Third stimulus check update: Some of you won’t get any more money under the new $1,400 payment plan. Here’s the latest. – Community News
Stimulus Check

Third stimulus check update: Some of you won’t get any more money under the new $1,400 payment plan. Here’s the latest.

President Joe Biden “is comfortable” with demands from some Senate Democrats to lower barriers to receiving direct payments under the $1.9 trillion coronavirus stimulus bill, his spokeswoman said Wednesday.

Under the proposal that could reach the Senate floor as early as Thursday, individuals earning up to $75,000 and couples earning up to $150,000 would still receive a full payment of $1,400 per person. But contrary to the bill passed by the House, the amounts would quickly decrease until individuals earning more than $80,000 and couples earning more than $160,000 would get no money.

The first two rounds of stimulus checks were phased out to $100,000 for individuals and $200,000 for couples, meaning many households that received two rounds of financial aid would not receive a third.

Biden was fine with the lower thresholds, White House press secretary Jen Psaki said during her daily press conference on Wednesday.

“He’s comfortable with where the negotiations are,” Psaki said. “Of course there will be ongoing discussions. We don’t have a final bill, as you know. Ongoing discussions will take place. He feels at ease and knows that there will be adjustments in the margins.”

But the numbers weren’t final as negotiations continued and plans to try to discuss the legislation on Wednesday were scuttled. The bill would then go back to the House with a view to getting it into Biden by March 14, when the current unemployment insurance extension expires.

“I am confident that the Senate will eventually reach a compromise that will provide immediate incentives to most hardworking New Jerseyans and billions more in the aid our state and residents desperately need to get people vaccinated, essential workers into work.” safe, reopen schools, provide assistance to the unemployed and the hungry, support our struggling restaurants and small businesses, and protect tenants and homeowners from eviction and foreclosure,” said Democratic U.S. Senator Robert Menendez.

While progressives may have lost on the higher thresholds, apparently they did win on unemployment insurance, where Senate Democrats planned to keep the extra payments at $400 a week, calling for them to be lowered to the current $300 level. rejected.

“We need to pay attention to the whole package,” said Representative Donald Norcross, D-1st Dist., a vice chair of the Congressional Progressive Caucus. ‘I’m going to hold the verdict until the final design. I’m going to bite my tongue and see what they come up with.”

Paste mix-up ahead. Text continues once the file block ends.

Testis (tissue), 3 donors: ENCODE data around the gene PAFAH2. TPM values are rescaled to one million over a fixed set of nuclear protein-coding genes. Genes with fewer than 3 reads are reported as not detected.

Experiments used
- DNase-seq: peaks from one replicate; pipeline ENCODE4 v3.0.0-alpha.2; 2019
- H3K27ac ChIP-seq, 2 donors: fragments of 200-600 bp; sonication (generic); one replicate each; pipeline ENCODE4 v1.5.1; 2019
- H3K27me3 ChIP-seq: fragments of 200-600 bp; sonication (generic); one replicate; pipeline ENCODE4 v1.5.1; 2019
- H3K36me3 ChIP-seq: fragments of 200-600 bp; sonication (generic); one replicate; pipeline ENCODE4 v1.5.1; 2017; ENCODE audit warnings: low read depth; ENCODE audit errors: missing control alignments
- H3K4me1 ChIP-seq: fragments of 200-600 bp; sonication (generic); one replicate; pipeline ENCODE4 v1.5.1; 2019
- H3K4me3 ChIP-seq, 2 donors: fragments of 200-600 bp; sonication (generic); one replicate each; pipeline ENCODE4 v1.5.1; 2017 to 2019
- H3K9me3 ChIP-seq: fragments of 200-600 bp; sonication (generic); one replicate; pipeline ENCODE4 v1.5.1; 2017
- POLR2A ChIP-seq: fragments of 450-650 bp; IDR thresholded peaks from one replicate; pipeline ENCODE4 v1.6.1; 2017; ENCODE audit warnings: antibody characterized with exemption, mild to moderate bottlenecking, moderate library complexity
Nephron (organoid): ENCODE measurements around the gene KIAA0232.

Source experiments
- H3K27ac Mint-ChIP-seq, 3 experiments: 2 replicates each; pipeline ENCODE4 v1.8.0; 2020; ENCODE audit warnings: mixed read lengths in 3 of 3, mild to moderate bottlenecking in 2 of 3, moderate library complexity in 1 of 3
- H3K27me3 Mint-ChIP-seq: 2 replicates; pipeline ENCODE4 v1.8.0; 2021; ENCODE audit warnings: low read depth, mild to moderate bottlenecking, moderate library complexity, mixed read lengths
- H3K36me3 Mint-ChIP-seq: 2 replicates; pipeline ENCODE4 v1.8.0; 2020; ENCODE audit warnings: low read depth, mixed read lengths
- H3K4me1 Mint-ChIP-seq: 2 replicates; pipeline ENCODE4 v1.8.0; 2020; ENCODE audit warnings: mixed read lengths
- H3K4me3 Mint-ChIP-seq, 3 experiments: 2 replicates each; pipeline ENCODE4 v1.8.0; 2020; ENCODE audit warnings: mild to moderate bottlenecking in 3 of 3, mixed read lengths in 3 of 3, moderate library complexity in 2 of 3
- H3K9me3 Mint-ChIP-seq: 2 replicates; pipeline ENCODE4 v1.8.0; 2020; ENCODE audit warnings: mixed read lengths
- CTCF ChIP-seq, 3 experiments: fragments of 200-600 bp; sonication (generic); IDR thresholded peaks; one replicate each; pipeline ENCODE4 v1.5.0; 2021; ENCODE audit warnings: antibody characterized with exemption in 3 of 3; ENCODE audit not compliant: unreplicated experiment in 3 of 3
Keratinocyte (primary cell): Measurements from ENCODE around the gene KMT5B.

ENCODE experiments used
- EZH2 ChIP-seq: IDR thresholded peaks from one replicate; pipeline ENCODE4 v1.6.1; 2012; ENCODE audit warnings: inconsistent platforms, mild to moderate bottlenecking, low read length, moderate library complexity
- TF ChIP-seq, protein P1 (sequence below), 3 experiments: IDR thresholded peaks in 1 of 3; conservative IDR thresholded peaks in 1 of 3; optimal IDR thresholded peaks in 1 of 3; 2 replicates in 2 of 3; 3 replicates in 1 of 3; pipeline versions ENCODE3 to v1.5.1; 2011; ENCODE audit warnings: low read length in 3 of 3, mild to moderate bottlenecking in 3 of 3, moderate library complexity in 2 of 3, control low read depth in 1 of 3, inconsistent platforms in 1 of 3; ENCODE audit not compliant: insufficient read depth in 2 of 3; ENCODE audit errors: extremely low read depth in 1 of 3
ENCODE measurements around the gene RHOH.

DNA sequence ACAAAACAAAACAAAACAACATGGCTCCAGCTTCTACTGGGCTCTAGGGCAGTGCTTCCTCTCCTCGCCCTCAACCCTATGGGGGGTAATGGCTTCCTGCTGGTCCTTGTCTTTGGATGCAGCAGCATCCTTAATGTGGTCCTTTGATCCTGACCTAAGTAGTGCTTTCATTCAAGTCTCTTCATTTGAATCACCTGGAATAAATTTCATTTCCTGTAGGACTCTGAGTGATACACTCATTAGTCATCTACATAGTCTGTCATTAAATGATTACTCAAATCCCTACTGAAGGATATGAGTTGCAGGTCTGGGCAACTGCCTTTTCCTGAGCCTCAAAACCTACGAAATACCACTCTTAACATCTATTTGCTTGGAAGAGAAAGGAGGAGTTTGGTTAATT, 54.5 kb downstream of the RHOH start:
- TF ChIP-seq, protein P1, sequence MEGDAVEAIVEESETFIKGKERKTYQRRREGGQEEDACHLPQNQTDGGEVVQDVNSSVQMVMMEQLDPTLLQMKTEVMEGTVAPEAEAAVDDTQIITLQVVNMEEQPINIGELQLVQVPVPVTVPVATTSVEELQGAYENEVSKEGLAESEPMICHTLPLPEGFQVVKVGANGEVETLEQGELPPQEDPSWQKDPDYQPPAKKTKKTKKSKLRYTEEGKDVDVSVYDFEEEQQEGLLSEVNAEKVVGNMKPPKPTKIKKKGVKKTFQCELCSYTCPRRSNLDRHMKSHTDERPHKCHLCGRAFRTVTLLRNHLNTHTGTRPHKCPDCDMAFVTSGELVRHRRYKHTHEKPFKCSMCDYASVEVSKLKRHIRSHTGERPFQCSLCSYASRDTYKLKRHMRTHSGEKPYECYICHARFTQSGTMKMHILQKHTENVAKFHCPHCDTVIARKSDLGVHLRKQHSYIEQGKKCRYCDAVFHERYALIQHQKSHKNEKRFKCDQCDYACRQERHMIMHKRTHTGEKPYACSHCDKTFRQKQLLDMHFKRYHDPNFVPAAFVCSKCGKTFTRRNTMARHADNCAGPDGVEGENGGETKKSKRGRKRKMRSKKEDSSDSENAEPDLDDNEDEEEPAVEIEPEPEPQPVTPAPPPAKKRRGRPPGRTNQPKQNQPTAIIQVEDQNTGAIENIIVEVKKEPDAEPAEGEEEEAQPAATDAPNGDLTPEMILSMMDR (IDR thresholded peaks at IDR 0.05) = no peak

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While Republicans remain united against the legislation, a Monmouth University poll released Wednesday said the stimulus remained popular with the public.

The bill was supported by 62% of Americans. including a third of self-proclaimed Republicans, with 34% in opposition. And the $400 unemployment benefits were supported by 67%-30%.

The poll of 802 adults was conducted from February 25 to March 1 and had a margin of error of plus or minus 3.5 percentage points.

Senate Majority Leader Chuck Schumer said he wanted Republican support.

“We had always hoped that this very important work would be twofold,” said Schumer, DN.Y., on the Senate floor. “Unfortunately, it seems that too many of our Republican colleagues are resorting to the same predictable objections they make about almost every proposal backed by a Democrat. It almost doesn’t matter what’s in the bill, whatever my colleagues say to resist is ‘a liberal wish list’.”

But Rep. Kevin Brady, the top Republican on the House Ways and Means Committee, said no effort was made to reach down the aisle.

“There has been no discussion with Republicans,” said Brady, R-Texas, who in 2017 used the same procedures to cut taxes and try to repeal the Affordable Care Act without Democratic backing. “I challenge anyone to claim with a straight face that this has a twofold input or consensus.”

The legislation includes a massive expansion of the child and income tax credit for lower-income Americans. That would benefit 1.6 million children in New Jersey under the age of 18 and 354,000 workers without children, according to the Center on Budget and Policy Priorities, a forward-thinking research group.

“I don’t think it’s possible to overstate the huge potential impact,” Democratic US Senator Cory Booker said during a conference call to highlight the proposals. “When these two changes are implemented, it will truly be one of the most transformative economic policies to come out of Washington, DC in decades. This will be the largest reduction in child poverty in U.S. history.”

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Jonathan D. Salant can be reached at [email protected]. follow him up @JDSalant.